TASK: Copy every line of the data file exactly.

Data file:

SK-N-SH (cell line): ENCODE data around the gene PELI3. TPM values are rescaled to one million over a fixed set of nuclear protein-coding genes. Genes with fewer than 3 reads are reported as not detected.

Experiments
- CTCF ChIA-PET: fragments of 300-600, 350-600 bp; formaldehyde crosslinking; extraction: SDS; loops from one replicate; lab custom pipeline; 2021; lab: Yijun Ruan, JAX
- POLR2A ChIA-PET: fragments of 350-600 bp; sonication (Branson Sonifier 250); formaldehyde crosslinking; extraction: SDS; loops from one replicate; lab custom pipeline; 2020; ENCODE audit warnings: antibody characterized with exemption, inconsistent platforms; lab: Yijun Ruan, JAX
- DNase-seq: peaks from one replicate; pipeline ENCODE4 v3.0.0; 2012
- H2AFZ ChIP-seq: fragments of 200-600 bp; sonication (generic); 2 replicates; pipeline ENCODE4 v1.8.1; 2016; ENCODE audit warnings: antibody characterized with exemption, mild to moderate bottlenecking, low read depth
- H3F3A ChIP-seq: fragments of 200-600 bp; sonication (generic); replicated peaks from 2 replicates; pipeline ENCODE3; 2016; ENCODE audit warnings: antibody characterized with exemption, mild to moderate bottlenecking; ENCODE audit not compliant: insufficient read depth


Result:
SK-N-SH (cell line): ENCODE data around the gene PELI3. TPM values are rescaled to one million over a fixed set of nuclear protein-coding genes. Genes with fewer than 3 reads are reported as not detected.

Experiments
- CTCF ChIA-PET: fragments of 300-600, 350-600 bp; formaldehyde crosslinking; extraction: SDS; loops from one replicate; lab custom pipeline; 2021; lab: Yijun Ruan, JAX
- POLR2A ChIA-PET: fragments of 350-600 bp; sonication (Branson Sonifier 250); formaldehyde crosslinking; extraction: SDS; loops from one replicate; lab custom pipeline; 2020; ENCODE audit warnings: antibody characterized with exemption, inconsistent platforms; lab: Yijun Ruan, JAX
- DNase-seq: peaks from one replicate; pipeline ENCODE4 v3.0.0; 2012
- H2AFZ ChIP-seq: fragments of 200-600 bp; sonication (generic); 2 replicates; pipeline ENCODE4 v1.8.1; 2016; ENCODE audit warnings: antibody characterized with exemption, mild to moderate bottlenecking, low read depth
- H3F3A ChIP-seq: fragments of 200-600 bp; sonication (generic); replicated peaks from 2 replicates; pipeline ENCODE3; 2016; ENCODE audit warnings: antibody characterized with exemption, mild to moderate bottlenecking; ENCODE audit not compliant: insufficient read depth